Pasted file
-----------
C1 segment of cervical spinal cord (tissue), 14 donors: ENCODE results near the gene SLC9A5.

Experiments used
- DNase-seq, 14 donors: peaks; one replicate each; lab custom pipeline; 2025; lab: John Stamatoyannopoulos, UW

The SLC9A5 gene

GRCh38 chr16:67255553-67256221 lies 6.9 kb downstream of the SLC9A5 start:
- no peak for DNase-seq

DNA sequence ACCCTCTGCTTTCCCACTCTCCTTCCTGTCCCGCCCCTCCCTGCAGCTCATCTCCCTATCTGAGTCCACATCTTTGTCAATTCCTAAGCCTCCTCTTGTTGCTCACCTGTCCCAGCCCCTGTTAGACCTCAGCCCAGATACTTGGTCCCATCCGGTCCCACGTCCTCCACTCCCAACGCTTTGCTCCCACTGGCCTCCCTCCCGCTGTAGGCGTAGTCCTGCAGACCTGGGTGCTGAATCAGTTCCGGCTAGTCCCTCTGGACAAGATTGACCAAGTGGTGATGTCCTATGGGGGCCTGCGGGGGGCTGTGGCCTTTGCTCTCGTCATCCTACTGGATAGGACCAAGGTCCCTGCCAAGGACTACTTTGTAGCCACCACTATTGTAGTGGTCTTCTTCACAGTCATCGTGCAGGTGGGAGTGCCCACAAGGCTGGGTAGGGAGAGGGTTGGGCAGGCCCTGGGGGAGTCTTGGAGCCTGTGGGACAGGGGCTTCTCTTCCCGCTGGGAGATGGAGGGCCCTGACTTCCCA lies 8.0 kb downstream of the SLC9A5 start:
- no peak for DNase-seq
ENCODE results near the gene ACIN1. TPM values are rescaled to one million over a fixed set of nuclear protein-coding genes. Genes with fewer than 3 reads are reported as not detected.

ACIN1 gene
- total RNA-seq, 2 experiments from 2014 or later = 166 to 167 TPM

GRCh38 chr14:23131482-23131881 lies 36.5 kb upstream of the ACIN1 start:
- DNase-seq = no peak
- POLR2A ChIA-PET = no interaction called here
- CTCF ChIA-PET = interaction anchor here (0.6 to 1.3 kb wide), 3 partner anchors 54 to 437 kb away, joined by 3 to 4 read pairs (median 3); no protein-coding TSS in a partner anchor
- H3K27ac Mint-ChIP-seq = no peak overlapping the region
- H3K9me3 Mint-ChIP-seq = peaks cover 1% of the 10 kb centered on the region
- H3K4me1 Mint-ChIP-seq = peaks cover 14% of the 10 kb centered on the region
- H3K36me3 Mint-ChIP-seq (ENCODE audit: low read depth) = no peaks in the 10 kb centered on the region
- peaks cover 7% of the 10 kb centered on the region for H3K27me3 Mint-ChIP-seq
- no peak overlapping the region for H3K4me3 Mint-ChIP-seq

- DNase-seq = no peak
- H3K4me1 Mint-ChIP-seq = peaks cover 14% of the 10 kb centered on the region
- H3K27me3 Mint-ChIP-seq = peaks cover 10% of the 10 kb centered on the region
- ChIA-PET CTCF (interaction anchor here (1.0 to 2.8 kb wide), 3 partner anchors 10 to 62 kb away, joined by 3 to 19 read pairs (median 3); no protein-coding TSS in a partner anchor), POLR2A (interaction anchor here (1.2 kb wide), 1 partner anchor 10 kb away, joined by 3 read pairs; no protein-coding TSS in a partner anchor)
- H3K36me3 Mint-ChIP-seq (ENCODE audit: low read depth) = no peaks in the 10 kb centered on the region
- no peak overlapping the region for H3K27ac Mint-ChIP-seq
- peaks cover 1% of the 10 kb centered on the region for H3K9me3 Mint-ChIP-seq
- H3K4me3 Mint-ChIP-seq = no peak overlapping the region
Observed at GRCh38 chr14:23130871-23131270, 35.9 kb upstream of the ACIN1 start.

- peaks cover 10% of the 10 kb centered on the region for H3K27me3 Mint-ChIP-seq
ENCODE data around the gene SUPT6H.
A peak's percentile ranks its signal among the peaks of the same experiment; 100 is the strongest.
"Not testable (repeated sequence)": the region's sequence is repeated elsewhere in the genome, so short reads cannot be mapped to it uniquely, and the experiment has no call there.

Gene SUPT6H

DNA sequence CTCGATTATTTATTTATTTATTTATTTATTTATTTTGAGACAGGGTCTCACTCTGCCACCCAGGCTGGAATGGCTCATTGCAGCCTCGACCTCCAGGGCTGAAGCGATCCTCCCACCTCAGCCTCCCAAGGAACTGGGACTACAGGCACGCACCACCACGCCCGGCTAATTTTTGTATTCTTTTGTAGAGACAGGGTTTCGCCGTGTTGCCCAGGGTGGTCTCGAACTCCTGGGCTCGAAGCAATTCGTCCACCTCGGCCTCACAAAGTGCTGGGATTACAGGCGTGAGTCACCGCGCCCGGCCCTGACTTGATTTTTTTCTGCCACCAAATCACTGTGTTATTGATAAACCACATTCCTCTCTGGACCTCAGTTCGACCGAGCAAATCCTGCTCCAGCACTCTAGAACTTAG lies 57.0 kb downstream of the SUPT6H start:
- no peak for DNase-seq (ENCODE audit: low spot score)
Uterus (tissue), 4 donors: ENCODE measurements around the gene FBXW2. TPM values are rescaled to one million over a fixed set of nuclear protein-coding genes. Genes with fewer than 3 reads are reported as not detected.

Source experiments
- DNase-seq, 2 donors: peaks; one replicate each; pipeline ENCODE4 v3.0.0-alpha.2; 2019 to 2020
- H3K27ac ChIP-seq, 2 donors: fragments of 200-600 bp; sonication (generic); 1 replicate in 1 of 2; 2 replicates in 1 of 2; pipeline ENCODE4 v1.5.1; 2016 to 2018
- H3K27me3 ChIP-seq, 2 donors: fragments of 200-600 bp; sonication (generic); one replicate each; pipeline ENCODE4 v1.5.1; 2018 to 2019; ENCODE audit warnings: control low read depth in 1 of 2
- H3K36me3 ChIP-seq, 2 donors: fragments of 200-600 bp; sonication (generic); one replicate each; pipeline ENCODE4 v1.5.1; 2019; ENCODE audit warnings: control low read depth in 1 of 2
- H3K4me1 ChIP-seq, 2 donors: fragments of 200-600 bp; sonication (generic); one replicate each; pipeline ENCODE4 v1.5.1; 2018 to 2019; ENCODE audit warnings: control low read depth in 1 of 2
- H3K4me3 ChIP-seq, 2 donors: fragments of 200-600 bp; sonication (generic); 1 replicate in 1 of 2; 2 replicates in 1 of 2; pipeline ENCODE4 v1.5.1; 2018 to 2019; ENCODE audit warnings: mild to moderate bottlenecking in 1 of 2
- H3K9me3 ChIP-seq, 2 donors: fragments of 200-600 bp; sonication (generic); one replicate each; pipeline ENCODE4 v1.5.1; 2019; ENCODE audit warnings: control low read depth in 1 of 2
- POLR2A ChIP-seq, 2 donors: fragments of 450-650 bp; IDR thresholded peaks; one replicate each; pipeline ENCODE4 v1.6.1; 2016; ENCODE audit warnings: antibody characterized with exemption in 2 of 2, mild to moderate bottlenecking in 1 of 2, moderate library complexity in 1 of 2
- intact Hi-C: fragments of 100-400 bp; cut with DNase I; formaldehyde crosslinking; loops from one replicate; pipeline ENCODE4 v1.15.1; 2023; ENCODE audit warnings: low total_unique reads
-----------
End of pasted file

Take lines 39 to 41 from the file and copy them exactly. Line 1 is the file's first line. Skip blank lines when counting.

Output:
Source experiments
- DNase-seq, 2 donors: peaks; one replicate each; pipeline ENCODE4 v3.0.0-alpha.2; 2019 to 2020
- H3K27ac ChIP-seq, 2 donors: fragments of 200-600 bp; sonication (generic); 1 replicate in 1 of 2; 2 replicates in 1 of 2; pipeline ENCODE4 v1.5.1; 2016 to 2018